In a 2008 survey of over 550 gay men and lesbians, respondents expressed that the process of coming out involves a tremendous amount of personal insight and reflection — exercises that ultimately improved their ability to empathize with others. “This self-reinforcing chain positively reclaims power for individuals and reinforces good stereotypes while disrupting negative ones,” write the study’s authors. “Many participants in this study transformed reactions to institutionalized oppression and stigmatization into empathy and social activism.”
4. We’re Authentic
The same survey also found that respondents felt less pressure to conform to societally defined roles and narratives like getting married or having children on a certain timeline — or at all. Other themes included freedom from gender-specific roles within relationships or society at large, freedom to explore sexuality and relationships, and freedom to enjoy egalitarian relationships. One lesbian respondent wrote, “Being lesbian allows us to choose to have children and how to raise children in ways not claimed by straight women.” One gay man noted, “There is less pressure on gay men to have children and, as such, the decision for a gay man to have or not to have children may involve a healthier process.”
5. We’re Resilient
In a seminal 2003 examination of resilience theory as a method of determining how LGB people cope with anti-LGBTQ legislation, researchers Glenda Russell and John Richards found that when LGB individuals are actively involved as change agents they are better insulated against the damage wrought by anti-LGBTQ politics. Becoming involved enhances individuals’ ability to cope and builds resilience for the future. The study also found that nearly three quarters of LGB individuals demonstrated at least one of five “resilience factors” that helped them in coping with adversity, including social support, connection with the LGB community, emotional coping, self-acceptance, and positive reframing.
Because LGBTQ individuals are more likely to face identity-related discrimination and accompanying emotional hardships than their straight counterparts, they often have no choice but to develop resilience. This breeds a unique strength of character that is not so ubiquitously present in majority groups.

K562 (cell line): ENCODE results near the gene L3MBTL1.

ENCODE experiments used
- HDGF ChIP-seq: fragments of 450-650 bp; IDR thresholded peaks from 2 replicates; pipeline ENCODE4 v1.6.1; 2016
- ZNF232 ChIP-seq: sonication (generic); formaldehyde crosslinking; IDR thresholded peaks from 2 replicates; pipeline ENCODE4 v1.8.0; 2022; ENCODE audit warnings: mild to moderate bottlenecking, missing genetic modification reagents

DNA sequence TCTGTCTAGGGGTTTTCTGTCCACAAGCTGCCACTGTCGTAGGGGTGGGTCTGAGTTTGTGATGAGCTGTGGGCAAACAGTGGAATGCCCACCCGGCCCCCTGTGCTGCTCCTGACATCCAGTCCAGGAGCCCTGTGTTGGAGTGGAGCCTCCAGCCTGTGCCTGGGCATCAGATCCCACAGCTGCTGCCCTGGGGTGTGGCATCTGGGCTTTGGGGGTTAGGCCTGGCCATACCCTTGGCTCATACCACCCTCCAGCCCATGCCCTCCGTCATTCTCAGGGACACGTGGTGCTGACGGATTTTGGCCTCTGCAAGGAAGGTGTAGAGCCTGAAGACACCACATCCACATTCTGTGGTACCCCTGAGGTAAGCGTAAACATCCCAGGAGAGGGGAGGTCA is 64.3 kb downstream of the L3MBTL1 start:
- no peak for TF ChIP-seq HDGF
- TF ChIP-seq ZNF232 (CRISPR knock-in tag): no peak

6. We’re Highly Creative
The experiences of LGBTQ individuals have not only necessitated heightened social awareness and resilience, but creativity in how queer people choose craft their own stories. As early as 1989, Psychologist Laura Brown described the process of lesbian and gay identity development as “something we had to invent for ourselves… [by] actively deconstructing and recreating our visions of human behavior.” Without established narratives against which to chart their experiences, members of the LGBTQ community have been liberated to form tight-knit social circles, families of choice, and safe spaces that celebrate shared identity traits.
Looking At The Whole Picture: Why Studies Should Focus On The Positive
It’s imperative that research into the LGBTQ experience look beyond the negative aspects of belonging to a sexual or gender minority group. Ultimately, only looking at the hardships we face ignores the incredible things we’ve built despite those hardships. And while raising awareness into the realities of both the systemic and social discrimination that we face on a daily basis is necessary, so too is examining the ways in which our community has persevered and grown.
Equipped with empathy, resilience, strength of character, and a tight-knit community support system, there’s no telling what we’ve yet to accomplish.